The Theme of the Book of Revelation
This prophetic book is a revelation of Jesus Christ perfecting the believers that they may reflect His pure character. It shows His leading to the church through history toward the fulfilling of His eternal plan. The central theme of the book of Revelation is the great controversy between good and evil, with special emphasis upon the end time events of this world and the establishment of the God’s glorious kingdom. Revelation consists of four major divisions:
- The seven churches, chapters 1–3
- The seven seals, chapters 4 to 8:1
- The seven trumpets, chapters 8:2 to 11
- The closing events of the great controversy, chapters 12–22
The book of Revelation is highly figurative and uses symbolic language, which may not always have a literal interpretation (Ezekiel 1:10). In some regards, the figurative language of the apocalyptic book is similar to that of the parables. Sometimes the Lord uses symbolism because the literal language is inadequate to reflect the realities of heaven.
The prophecies of Revelation were given while the church was being persecuted. One reason God covered the prophecies in symbols was to protect His words to His children. But the Lord promised that these symbols will be given to His children yet be hidden from the rest of the world. Jesus said, “To you it has been given to know the mysteries of the kingdom of God, but to the rest it is given in parables, that ‘Seeing they may not see, And hearing they may not understand” (Luke 8 :10).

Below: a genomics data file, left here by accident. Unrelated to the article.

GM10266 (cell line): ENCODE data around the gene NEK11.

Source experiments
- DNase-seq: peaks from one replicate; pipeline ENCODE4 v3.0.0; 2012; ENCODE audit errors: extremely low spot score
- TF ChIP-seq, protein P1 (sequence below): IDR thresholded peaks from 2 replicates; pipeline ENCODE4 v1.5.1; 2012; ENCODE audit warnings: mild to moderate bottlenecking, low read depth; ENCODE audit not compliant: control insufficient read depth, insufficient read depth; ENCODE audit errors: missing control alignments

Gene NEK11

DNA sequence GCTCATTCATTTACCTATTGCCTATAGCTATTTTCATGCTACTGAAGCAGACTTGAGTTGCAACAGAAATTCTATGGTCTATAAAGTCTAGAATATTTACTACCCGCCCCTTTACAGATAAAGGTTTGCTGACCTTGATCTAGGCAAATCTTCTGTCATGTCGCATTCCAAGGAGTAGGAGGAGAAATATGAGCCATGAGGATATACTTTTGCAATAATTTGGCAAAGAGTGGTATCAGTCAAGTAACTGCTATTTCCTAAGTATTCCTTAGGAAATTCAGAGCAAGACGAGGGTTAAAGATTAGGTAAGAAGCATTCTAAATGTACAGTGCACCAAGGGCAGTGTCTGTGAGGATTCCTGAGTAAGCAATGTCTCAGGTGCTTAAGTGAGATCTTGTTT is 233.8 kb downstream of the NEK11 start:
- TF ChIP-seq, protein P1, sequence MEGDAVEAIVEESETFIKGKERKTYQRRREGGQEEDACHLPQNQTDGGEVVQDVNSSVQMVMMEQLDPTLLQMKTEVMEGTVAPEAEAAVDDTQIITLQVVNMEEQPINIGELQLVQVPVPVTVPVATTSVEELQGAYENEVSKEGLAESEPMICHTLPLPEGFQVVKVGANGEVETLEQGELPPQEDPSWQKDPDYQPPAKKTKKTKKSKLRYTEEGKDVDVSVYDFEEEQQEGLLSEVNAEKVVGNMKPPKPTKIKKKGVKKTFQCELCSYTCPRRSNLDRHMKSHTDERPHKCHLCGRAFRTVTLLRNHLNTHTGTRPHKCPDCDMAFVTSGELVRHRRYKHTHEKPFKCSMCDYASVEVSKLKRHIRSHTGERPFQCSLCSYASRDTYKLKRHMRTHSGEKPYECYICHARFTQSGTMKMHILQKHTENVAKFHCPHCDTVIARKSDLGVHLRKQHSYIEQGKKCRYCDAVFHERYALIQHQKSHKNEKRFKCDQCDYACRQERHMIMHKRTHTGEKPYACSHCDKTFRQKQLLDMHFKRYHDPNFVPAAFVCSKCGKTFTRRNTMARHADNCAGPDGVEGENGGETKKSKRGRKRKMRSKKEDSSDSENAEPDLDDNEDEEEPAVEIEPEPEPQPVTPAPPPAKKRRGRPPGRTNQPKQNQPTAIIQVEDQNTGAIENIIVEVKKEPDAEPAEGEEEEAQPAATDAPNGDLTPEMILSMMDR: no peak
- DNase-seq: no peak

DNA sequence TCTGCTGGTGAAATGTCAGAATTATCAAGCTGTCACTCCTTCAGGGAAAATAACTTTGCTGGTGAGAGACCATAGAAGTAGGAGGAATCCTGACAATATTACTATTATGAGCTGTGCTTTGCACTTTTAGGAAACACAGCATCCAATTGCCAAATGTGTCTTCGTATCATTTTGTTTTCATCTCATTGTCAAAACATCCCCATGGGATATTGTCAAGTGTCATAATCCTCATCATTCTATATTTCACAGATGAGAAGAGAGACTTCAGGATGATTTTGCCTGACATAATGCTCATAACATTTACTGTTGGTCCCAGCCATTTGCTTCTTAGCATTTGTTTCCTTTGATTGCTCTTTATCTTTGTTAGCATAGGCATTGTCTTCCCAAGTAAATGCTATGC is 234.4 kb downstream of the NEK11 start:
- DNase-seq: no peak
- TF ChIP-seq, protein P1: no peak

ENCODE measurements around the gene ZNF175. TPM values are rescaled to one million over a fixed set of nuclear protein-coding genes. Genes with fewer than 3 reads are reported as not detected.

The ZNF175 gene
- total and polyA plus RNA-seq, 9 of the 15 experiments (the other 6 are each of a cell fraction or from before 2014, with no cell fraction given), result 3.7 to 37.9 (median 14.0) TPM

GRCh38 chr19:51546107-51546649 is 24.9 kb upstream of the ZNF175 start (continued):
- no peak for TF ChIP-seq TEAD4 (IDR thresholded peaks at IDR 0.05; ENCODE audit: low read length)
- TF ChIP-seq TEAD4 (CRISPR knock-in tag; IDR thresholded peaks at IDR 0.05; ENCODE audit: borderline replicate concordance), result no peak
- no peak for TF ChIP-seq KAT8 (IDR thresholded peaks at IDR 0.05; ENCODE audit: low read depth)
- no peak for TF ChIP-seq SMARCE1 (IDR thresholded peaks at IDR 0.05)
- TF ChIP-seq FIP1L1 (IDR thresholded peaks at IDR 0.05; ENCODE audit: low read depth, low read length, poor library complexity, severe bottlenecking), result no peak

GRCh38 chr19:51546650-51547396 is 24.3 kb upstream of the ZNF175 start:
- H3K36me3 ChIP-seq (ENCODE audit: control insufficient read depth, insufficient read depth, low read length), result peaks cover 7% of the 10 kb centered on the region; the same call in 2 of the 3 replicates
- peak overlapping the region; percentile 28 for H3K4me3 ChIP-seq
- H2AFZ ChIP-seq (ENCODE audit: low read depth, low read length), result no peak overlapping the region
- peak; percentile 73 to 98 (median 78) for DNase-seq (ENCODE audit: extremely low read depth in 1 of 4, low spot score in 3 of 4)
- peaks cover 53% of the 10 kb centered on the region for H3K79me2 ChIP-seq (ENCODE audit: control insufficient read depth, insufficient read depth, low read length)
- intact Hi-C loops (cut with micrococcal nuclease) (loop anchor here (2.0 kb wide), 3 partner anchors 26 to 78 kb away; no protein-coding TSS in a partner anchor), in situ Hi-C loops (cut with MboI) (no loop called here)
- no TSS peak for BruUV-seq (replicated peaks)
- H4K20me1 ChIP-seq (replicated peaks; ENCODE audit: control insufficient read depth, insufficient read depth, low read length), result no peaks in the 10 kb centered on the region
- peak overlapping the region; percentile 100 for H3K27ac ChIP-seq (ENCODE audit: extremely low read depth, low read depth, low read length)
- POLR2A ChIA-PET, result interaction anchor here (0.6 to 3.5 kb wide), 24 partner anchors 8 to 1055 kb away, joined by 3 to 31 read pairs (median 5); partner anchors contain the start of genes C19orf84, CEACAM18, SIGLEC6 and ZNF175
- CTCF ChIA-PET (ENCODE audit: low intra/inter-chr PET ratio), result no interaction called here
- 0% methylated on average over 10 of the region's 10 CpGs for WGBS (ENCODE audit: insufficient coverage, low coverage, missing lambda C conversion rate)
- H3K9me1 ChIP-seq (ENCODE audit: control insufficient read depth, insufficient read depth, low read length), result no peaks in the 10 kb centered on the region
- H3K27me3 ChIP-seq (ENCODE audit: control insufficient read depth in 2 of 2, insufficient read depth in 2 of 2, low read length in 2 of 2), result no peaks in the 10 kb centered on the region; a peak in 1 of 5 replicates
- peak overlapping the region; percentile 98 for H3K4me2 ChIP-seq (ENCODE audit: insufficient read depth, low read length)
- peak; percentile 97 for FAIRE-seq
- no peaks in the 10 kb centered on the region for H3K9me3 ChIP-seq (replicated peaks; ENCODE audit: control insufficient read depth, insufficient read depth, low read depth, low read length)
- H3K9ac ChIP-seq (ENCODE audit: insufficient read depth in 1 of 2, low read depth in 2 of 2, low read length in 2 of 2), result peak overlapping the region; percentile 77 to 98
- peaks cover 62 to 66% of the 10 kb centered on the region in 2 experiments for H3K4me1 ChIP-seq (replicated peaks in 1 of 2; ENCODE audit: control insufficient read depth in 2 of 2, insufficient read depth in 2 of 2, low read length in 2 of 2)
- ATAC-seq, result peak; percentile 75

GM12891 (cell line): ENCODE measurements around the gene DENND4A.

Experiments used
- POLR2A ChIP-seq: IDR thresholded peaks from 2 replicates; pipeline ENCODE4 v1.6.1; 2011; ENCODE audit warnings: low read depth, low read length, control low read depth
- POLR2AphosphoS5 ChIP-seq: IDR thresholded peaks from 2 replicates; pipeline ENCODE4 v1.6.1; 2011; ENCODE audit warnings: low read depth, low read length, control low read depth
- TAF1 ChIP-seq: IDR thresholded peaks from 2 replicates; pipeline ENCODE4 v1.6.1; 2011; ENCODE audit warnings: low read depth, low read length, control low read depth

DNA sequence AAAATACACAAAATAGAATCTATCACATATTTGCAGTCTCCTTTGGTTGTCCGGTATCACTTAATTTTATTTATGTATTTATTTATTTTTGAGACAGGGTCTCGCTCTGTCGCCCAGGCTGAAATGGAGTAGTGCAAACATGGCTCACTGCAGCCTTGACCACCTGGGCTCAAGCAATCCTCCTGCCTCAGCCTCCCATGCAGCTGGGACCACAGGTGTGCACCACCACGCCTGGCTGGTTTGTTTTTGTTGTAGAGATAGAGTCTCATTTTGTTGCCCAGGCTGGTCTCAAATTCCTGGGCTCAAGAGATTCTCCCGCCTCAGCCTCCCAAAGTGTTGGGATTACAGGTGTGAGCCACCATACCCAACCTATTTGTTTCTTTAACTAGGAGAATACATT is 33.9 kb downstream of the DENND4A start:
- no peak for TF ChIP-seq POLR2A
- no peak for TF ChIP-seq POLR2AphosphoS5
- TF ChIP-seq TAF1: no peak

The best method of interpreting Bible symbols is to allow the Bible to interpret itself. Like the book of Revelation, the book of Daniel in the Old Testament also has symbolism and carries an end time message. And much of what was sealed in the book of Daniel (Daniel12:4) is unsealed in the book of Revelation. https://bibleask.org/what-does-the-symbolism-in-daniel-and-revelation-mean/
The book of Revelation contains quotations from 28 of the 39 books of the Old Testament. There are 505 quotations, 325 of them are from the prophetic books of the Old Testament—Isaiah, Jeremiah, Ezekiel, and Daniel. And there are also allusions to Zechariah, Joel, Amos, and Hosea. Additionally, there are references to Exodus and Psalms (Luke 24:44). As for the New Testament books, there are citations from the books of Matthew, Luke, 1 and 2 Corinthians, Ephesians, Colossians, and 1 Thessalonians.
A clear comprehension of these references in their context of the Old Testament is essential to understanding their meaning in Revelation. This applies to the names of persons, locations, and events. Many of the symbols of the book of Revelation were already known in Jewish apocalyptic writings, which make it easy for us to decipher.
The book of Revelation was given to comfort and lead the church through the ages. Although the names of the seven churches are symbolic of the church in different periods of history, yet the messages they convey benefit every church. Some of such prophecies have both an immediate and a more remote fulfillment.
In His service,